12 questions to guide your thinking about the new GCSE history courses from September 2016

There has been a lot of hype from exam boards which focus on trying to minimise the changes that schools have to introduce. This pre-supposes that simply holding onto topics that you know and have resources for should be the main driver when planning a completely new curriculum. The danger of going for minimal change, of course, is that it is often simpler to start from scratch and create a coherent curriculum rather than trying to force topics into an arranged marriage which makes little sense to students.

Rather than prescribe a particular approach,I raise 12 questions you might like to ponder:
1.Have you developed a coherent rationale for your intended course so that iu can explain its coherence to students and parents?
2 .Is there any logic to when you teach particular types of topic e.g. teaching the depth study e.g. Norman or Elizabethan first as the time frames are shorter and students will at least have some experience of the topics from KS3?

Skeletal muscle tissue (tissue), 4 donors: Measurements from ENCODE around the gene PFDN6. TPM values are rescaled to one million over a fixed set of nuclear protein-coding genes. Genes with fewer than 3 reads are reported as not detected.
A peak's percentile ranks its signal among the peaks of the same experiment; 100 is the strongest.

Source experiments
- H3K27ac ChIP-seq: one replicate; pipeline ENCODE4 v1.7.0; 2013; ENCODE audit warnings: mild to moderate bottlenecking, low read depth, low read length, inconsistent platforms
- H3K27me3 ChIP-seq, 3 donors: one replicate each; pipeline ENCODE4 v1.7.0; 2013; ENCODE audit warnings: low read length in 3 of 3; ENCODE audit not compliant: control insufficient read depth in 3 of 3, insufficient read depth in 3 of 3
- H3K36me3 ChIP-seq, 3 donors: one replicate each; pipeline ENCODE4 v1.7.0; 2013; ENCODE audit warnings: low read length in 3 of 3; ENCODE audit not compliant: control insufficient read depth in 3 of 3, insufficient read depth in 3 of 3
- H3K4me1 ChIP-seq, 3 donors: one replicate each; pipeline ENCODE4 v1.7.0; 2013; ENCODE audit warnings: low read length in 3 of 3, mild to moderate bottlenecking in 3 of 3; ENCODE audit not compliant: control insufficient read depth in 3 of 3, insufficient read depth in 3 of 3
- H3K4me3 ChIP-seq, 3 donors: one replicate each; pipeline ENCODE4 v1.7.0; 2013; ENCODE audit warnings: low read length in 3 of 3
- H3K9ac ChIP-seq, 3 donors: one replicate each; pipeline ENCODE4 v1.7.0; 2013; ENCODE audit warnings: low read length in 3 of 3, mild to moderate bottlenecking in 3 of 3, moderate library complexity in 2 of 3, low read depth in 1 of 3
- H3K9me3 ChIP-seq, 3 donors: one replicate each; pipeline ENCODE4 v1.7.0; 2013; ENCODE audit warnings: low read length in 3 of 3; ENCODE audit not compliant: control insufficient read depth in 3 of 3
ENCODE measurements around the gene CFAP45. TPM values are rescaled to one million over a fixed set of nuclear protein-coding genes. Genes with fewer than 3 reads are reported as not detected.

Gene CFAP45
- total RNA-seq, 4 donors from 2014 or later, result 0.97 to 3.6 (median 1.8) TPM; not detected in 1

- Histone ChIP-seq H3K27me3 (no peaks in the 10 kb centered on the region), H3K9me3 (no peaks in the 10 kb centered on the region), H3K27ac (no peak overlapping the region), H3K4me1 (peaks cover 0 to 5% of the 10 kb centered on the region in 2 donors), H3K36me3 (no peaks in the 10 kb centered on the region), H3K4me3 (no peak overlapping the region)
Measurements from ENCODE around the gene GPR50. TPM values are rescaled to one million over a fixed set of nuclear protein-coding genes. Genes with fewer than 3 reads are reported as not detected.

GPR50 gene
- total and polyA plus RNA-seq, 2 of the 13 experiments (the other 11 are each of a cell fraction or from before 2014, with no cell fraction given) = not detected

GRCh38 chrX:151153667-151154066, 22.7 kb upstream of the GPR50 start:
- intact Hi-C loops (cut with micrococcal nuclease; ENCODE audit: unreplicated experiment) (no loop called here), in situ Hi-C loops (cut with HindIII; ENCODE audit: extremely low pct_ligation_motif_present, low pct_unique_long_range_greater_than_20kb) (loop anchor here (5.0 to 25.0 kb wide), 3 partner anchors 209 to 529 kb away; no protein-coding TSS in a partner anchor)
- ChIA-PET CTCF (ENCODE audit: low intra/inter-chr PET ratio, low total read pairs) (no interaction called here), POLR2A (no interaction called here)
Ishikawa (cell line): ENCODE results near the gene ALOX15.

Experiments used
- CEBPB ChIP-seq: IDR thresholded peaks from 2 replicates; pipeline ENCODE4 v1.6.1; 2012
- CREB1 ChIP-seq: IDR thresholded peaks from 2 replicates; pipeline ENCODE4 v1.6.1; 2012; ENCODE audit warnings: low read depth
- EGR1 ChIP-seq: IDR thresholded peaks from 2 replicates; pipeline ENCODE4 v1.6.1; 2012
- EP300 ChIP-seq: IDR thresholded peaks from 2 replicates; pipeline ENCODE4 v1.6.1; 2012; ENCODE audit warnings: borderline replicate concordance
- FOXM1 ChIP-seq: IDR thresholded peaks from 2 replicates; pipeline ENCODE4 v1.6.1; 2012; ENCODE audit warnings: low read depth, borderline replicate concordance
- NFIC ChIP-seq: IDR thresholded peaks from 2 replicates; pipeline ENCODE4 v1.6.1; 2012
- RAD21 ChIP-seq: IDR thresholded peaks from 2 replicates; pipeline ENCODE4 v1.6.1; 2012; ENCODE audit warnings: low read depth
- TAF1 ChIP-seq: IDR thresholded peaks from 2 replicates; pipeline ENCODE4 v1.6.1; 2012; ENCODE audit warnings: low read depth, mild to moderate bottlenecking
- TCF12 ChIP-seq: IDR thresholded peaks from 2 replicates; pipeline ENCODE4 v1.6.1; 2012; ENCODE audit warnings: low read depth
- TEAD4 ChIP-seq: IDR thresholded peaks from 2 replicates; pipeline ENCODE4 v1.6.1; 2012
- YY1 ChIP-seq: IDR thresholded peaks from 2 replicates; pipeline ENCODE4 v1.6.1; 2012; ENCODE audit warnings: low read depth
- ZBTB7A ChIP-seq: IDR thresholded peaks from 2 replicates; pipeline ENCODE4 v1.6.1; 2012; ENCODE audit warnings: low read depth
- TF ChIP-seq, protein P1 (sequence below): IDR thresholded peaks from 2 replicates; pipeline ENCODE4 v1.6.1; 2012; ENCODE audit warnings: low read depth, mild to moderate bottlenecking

3. Given that topics such as Norman England will have been taught in Y7 is there a good reason for not tackling it in Y9 as it might seem repetitive? Is it better to teach this type of topic later in Y10/11?
Will the proximity to the exam in Y11 means less time is needed for revision?
4. Will students have covered any of the content of the thematic study already in KS3? Will this automatically help them in GCSE or will many feel they are going de-motivating over old ground
5. Should you spend less time on early topics in later Y9/Y10 knowing you will revisit them more significantly in revision?
6. When will you plan revision to start? January 2018 or later?
7. Will all topics be taught as self-contained blocks? Or will you be able to exploit any overlap to make the curriculum more coherent?
8. Is there any virtue in splitting any, for example, the thematic study as in one of AQA’s models or will this simple interrupt the learning flow?
9. If you run a three-year course, do you start it in September or January, teaching existing KS3 topics in the Autumn term
10. When you have decided on your choice will you need to go back to KS3 and make a few tweaks to maximise preparation for known GCSE topics/ways of thinking?
11. How many ‘new’ topics is it sensible to introduce, beyond those that have been forced on you?
12. Will students be offered any choice e.g. by offering a different ‘routes’ or depth studies in different option groups?

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